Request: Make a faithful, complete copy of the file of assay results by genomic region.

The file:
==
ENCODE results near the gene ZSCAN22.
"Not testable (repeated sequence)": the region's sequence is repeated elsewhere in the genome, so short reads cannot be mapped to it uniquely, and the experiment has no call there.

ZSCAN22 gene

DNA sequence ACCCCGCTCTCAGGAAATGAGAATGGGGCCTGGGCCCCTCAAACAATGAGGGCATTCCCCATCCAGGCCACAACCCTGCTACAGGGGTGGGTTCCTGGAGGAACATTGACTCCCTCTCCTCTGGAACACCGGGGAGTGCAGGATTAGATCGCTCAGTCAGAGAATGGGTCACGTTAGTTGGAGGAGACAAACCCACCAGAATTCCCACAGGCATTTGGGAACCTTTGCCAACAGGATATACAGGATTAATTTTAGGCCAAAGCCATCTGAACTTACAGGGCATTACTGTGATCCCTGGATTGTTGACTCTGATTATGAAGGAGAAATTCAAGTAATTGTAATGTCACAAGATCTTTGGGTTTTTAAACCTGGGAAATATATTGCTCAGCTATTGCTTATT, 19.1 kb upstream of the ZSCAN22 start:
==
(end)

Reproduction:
ENCODE results near the gene ZSCAN22.
"Not testable (repeated sequence)": the region's sequence is repeated elsewhere in the genome, so short reads cannot be mapped to it uniquely, and the experiment has no call there.

ZSCAN22 gene

DNA sequence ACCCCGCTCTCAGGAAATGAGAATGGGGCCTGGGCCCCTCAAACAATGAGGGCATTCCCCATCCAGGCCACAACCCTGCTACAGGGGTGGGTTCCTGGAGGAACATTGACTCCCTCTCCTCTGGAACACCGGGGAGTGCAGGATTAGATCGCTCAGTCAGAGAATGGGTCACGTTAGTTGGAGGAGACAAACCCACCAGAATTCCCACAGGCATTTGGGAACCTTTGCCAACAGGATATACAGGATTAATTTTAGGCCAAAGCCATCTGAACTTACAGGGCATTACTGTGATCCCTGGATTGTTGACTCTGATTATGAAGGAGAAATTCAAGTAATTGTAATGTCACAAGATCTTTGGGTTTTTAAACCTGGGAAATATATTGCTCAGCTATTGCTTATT, 19.1 kb upstream of the ZSCAN22 start: